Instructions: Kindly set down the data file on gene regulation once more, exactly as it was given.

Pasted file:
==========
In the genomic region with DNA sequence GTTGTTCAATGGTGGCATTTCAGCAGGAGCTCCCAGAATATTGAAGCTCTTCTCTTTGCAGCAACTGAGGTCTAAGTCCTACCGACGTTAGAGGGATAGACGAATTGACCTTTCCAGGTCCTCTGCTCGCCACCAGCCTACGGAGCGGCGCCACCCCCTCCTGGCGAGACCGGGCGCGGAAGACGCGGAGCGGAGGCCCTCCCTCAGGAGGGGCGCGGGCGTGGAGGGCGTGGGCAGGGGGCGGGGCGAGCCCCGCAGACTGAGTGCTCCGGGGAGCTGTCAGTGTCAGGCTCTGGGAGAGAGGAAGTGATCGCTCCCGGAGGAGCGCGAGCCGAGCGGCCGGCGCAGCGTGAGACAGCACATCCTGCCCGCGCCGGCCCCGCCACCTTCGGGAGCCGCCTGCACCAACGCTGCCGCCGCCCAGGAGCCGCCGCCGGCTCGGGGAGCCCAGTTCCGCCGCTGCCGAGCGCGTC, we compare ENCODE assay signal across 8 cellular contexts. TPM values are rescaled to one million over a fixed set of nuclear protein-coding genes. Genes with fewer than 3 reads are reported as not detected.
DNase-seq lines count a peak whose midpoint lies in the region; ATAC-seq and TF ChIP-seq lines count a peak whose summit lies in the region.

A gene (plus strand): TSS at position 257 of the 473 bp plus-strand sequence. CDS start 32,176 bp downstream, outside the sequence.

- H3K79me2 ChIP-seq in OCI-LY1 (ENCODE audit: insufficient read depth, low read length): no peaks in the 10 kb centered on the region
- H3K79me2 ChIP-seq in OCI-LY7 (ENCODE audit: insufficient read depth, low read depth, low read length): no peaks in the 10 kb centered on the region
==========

In the genomic region with DNA sequence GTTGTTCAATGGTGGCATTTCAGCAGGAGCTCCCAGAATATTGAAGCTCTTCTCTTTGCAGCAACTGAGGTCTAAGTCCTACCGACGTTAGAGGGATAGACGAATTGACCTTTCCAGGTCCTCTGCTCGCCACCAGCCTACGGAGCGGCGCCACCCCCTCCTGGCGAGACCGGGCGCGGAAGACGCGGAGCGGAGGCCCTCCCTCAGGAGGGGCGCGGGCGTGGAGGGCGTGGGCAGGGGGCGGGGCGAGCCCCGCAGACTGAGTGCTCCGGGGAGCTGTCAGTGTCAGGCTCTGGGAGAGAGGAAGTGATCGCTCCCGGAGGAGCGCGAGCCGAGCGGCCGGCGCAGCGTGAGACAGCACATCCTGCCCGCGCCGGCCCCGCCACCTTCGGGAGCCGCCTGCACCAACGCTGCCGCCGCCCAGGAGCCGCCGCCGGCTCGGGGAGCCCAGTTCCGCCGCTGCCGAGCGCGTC, we compare ENCODE assay signal across 8 cellular contexts. TPM values are rescaled to one million over a fixed set of nuclear protein-coding genes. Genes with fewer than 3 reads are reported as not detected.
DNase-seq lines count a peak whose midpoint lies in the region; ATAC-seq and TF ChIP-seq lines count a peak whose summit lies in the region.

A gene (plus strand): TSS at position 257 of the 473 bp plus-strand sequence. CDS start 32,176 bp downstream, outside the sequence.

- H3K79me2 ChIP-seq in OCI-LY1 (ENCODE audit: insufficient read depth, low read length): no peaks in the 10 kb centered on the region
- H3K79me2 ChIP-seq in OCI-LY7 (ENCODE audit: insufficient read depth, low read depth, low read length): no peaks in the 10 kb centered on the region